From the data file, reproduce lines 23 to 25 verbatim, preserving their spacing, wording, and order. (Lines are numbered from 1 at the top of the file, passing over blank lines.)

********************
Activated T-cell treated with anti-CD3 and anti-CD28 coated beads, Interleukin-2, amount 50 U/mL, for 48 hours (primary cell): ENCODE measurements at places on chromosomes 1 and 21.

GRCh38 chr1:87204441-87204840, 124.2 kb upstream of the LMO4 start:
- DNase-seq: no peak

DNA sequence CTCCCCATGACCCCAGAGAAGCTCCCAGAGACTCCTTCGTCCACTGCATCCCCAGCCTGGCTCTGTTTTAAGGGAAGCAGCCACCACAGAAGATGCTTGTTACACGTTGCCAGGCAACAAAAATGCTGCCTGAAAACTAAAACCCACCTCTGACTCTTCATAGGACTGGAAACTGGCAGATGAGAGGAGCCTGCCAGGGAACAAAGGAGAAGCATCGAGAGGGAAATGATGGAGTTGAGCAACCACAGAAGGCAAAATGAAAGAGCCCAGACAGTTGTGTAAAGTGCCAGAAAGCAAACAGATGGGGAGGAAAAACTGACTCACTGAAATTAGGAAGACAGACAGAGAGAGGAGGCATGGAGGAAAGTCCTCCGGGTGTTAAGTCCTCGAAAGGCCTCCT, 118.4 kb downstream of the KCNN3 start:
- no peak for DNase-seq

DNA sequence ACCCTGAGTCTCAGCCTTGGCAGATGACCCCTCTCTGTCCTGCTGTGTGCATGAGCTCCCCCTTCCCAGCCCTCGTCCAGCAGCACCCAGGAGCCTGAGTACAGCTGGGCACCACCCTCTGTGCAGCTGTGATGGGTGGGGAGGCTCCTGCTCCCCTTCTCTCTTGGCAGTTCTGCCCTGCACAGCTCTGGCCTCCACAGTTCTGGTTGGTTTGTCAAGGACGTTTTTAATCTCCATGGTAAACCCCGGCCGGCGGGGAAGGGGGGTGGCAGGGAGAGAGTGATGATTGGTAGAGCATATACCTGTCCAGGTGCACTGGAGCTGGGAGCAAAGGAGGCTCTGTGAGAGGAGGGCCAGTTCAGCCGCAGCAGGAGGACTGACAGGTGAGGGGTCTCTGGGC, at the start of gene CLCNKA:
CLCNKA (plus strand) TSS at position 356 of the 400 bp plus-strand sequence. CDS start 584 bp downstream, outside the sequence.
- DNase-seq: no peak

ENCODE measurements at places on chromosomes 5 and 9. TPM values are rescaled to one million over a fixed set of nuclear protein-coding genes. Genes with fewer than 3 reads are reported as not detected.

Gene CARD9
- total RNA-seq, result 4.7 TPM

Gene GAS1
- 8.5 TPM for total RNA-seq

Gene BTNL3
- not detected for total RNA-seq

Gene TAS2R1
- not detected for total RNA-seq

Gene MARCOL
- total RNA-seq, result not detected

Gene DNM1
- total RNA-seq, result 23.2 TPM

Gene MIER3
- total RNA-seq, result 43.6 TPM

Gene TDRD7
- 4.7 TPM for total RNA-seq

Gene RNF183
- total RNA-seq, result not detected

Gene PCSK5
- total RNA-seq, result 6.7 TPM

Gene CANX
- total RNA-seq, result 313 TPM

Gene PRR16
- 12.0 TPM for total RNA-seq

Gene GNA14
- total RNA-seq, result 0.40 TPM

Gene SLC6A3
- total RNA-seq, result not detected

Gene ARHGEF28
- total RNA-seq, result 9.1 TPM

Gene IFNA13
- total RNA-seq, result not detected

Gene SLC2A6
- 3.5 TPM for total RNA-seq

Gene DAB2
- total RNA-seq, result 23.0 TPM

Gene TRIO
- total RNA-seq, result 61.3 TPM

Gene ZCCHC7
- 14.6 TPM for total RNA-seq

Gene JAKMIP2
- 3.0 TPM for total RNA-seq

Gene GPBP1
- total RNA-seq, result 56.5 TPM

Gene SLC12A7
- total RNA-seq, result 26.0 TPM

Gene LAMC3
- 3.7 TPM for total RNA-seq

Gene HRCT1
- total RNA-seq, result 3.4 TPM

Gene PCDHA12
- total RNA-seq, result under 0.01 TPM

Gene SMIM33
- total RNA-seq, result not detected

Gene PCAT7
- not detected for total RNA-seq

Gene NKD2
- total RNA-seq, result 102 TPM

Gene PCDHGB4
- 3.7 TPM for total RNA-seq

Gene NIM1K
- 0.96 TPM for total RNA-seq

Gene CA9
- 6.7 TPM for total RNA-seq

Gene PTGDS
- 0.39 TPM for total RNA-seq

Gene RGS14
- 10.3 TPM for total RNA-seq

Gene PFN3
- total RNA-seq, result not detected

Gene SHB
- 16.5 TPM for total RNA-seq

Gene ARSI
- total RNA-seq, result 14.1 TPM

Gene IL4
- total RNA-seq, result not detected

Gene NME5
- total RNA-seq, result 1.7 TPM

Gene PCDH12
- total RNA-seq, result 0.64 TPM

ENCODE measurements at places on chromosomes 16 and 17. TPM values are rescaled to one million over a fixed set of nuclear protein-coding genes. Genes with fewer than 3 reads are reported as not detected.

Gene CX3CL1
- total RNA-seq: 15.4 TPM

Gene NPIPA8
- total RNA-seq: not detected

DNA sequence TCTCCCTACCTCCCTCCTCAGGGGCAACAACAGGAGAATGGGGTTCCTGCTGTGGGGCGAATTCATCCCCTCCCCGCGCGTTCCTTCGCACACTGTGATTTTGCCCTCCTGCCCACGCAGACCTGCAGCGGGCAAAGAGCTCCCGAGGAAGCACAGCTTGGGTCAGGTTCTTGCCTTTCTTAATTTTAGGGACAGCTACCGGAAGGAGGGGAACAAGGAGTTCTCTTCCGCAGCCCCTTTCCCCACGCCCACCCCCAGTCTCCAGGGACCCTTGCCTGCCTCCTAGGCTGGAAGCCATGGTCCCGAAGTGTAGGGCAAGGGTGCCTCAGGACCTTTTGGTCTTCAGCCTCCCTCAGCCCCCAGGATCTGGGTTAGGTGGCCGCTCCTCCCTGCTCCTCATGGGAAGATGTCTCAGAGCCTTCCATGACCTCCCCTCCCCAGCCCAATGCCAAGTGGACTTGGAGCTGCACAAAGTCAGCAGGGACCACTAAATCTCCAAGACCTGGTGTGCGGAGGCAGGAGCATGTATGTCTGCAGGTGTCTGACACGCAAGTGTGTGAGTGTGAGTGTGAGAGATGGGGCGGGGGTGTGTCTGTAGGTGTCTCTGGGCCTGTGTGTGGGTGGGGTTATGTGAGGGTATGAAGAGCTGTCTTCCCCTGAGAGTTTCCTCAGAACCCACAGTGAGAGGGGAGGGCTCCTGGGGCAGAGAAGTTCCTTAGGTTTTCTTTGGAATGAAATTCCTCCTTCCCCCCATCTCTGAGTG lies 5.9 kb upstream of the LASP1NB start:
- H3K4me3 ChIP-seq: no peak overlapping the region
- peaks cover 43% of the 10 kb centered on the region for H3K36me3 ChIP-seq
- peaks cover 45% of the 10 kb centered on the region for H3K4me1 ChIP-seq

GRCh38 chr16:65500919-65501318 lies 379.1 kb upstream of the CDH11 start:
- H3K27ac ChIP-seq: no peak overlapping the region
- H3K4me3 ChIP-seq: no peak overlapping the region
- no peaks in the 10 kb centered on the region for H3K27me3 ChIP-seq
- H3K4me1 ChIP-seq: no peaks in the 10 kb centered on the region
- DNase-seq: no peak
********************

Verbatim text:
- total RNA-seq, result 43.6 TPM

Gene TDRD7
- 4.7 TPM for total RNA-seq